What stage is your organisation at in the donor centric journey?

What stage is your organisation at in the donor centric journey?

In a survey to our Donor Centricity Collective (DCC) community, results showed that a common challenge amongst Fundraising Managers is ‘knowing your data’.

In our quest to help solve this common problem, we’ve taken our learnings from the commercial world and created an 8 step journey roadmap to the Donor Centric environment.

We encourage you to challenge your thinking by rating your organisation at each stage of the donor centricity road map (on a scale of 1 – 10).

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A very good idea

A very good idea

Ruth Wicks explains how RFDS (Queensland Section) and a group of forward-thinking agencies worked together to transform traditional ways of generating and converting bequest leads

Bequests, legacies, gifts-in-wills —whatever terminology you prefer, this critical fundraising channel has always been the quiet achiever… until now. 

For as long as I care to remember, the main way to generate bequest leads has been through the tried and tested survey or DM activity to gauge a donor’s level of interest and push them through the funnel from interested, to considering, to intending, to confirmed. When I worked on the charity side, this was what worked. And if it ain’t broke, don’t fix it, right? Wrong. 

We know that innovation is not always about the bright and shiny new thing. It’s about taking what we do and making it better — reinventing ourselves and our approaches, testing, tweaking and pivoting (yes, I said it) so we can increase our impact on the world. 

That said, it takes guts to try something a little different — and to be honest, a little complicated — especially when your program is already widely regarded as one of the best in the business.

Royal Flying Doctors Service (QLD Section) currently brings in $6.1 million in bequests per year. They are an inspirational organisation and they are great at what they do. But they knew they needed to do something else beyond new donor acquisition to find more bequestors.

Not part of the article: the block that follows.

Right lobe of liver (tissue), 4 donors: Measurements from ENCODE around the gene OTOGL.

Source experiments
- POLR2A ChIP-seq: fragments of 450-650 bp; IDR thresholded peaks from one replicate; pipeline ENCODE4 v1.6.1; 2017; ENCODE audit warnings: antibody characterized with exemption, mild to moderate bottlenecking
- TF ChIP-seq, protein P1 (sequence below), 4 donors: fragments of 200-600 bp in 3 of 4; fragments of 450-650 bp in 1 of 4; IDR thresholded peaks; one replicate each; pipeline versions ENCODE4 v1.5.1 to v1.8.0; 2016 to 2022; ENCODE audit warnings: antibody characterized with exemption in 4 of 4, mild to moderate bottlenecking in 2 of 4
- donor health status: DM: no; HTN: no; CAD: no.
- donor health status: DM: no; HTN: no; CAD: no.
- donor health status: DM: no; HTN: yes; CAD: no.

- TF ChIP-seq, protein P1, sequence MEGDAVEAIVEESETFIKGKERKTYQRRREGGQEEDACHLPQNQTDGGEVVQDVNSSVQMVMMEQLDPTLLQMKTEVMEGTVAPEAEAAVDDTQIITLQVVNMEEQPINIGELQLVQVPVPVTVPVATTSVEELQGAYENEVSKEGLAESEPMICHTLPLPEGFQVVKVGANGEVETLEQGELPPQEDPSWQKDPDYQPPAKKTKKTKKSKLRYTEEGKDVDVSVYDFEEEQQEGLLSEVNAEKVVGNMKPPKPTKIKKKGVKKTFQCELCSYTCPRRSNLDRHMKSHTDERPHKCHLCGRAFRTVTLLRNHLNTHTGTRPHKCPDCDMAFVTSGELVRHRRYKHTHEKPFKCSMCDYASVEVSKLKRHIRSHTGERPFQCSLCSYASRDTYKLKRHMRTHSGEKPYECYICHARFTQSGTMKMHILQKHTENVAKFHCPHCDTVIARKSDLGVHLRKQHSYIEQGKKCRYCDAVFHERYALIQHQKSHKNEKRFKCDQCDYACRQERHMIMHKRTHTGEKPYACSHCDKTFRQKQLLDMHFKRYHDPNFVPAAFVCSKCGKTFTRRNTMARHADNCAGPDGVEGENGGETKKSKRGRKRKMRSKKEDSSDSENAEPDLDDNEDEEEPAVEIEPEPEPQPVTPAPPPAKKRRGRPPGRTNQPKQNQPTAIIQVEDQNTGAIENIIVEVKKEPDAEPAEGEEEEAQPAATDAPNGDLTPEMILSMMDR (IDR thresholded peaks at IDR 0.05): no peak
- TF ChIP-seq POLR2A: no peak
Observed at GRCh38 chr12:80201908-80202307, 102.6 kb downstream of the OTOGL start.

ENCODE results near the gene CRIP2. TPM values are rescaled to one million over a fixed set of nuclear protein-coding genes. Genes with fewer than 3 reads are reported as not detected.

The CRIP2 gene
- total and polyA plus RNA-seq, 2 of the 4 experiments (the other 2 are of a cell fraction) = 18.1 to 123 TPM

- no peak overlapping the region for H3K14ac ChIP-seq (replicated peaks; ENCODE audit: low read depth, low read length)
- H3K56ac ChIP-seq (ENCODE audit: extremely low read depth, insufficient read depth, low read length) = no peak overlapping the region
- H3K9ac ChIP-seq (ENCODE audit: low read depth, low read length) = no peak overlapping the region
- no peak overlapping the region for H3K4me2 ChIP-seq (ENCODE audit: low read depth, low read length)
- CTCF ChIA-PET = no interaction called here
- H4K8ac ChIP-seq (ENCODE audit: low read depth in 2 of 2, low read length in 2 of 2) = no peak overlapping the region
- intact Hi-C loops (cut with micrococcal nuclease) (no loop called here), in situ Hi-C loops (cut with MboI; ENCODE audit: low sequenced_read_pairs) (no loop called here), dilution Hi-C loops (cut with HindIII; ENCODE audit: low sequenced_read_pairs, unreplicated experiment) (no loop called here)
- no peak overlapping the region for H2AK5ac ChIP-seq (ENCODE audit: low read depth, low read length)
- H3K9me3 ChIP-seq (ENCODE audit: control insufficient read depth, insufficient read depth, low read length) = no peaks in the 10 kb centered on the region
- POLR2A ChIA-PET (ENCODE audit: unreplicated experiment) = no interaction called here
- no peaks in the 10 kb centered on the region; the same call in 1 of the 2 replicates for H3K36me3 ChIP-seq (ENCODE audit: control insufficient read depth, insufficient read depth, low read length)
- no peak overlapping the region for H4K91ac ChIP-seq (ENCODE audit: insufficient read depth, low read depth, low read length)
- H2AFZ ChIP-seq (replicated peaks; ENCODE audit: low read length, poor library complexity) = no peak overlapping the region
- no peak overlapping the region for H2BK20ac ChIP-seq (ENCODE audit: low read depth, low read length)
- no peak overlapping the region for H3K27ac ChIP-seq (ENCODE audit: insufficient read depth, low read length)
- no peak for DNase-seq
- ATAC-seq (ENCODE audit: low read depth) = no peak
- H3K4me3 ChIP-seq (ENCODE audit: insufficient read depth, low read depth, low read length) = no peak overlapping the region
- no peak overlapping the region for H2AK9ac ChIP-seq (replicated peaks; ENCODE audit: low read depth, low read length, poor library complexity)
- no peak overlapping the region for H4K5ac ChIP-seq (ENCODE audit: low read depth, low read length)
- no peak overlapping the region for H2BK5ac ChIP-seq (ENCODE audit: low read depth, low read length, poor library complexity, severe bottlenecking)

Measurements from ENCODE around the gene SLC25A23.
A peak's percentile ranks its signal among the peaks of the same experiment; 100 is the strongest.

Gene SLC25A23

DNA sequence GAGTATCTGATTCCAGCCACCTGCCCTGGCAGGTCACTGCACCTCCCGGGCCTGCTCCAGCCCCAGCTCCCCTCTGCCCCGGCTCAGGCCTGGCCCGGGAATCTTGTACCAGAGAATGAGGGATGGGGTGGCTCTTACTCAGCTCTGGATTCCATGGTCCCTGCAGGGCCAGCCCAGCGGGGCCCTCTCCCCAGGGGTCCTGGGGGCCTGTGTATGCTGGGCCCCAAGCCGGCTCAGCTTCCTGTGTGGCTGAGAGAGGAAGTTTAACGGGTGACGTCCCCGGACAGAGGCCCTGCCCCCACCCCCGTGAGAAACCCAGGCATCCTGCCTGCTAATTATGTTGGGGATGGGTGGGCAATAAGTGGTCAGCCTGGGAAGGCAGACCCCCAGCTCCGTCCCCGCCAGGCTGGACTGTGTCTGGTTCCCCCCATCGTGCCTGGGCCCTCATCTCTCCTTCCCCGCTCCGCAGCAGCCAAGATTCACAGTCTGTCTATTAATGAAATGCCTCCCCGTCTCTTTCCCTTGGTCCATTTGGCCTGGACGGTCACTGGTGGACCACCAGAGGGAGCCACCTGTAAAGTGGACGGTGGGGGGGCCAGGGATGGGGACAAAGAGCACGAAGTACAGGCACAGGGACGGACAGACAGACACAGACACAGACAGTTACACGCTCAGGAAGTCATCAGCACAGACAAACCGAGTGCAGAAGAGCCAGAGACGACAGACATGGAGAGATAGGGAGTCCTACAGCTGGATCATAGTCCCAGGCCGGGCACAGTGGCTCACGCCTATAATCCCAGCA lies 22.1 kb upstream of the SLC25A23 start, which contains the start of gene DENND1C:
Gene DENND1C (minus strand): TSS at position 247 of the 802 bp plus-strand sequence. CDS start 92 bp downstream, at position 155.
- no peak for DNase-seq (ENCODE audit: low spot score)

RFDS were brave enough to undertake a pilot that relied on their existing donor base to identify new prospects. 

That pilot involved a multi-stage, cross-channel journey developed by More Strategic and Cornucopia. The journey incorporates two key elements: 1) an integrated supporter engagement survey (SES) with a new approach to identify propensity in non-traditional audiences and engage them in a personalised nudge journey; and 2) a calling campaign targeted at the best and most engaged prospects.

So the first step in the pilot was More Strategic’s supporter engagement survey, which goes well beyond a ‘bequest lead’ generation approach (and yet still delivers around 15% of respondents as bequest leads). We used sophisticated, highly personalised and engaging surveys to: identify and qualify bequest and mid-value prospects; create segments that inform who we talk to, what we talk to them about and what message frame would influence their behaviour; deliver dynamic and tailored experiences to donors and nudge them to their next ‘move’; and benchmark RFDS against other charities.

So far, so good. But what about the people who didn’t respond? That’s where the second stage came in — the IDEA approach. This approach involves four steps:

Step 1: Insight 

In partnership with Lemontree, we combined the past behaviours and transactional propensity score from RFDS’ database with commercial and charitable data to devise a propensity score for each donor in their universe. We then selected the best 11,000 prospects for bequest giving and appended details to them (on average we can append 50-70% of mobile numbers and 20% of email addresses to improve contactability).

Continue reading the full article in F&P magazine to learn more…

Donor Relationship Stage 5: Keep Me – ft. Jonathan Storey

Donor Relationship Stage 5: Keep Me – ft. Jonathan Storey

Continuing with our 8-part blog series reviewing the different stages of the donor relationship, this blog delves into donor relationship stage 5: Keep Me.  

For this session, we were joined by guest NFP speaker Jonathan Storey, who has been the resident Fundraising Director of Environment Victoria, for the past 6.5 years. Environment Victoria has been Victoria’s leading environment charity for the past 52 years, campaigning to solve the climate crisis and build a thriving, sustainable society that protects and values nature. Jonathan expanded on ‘Relationship Fundraising’ and the knowledge and insight he has gained from Author Ken Burnett and his experience with Tesco, the UK’s largest supermarket. 

Here’s what Jonathan had to say on the Keep Me stage’… 

One of the key things about keeping your donors interested and engaged (and therefore giving) is actually knowing a bit about them. At a basic level that means getting their names and addresses correct, but it’s also things like: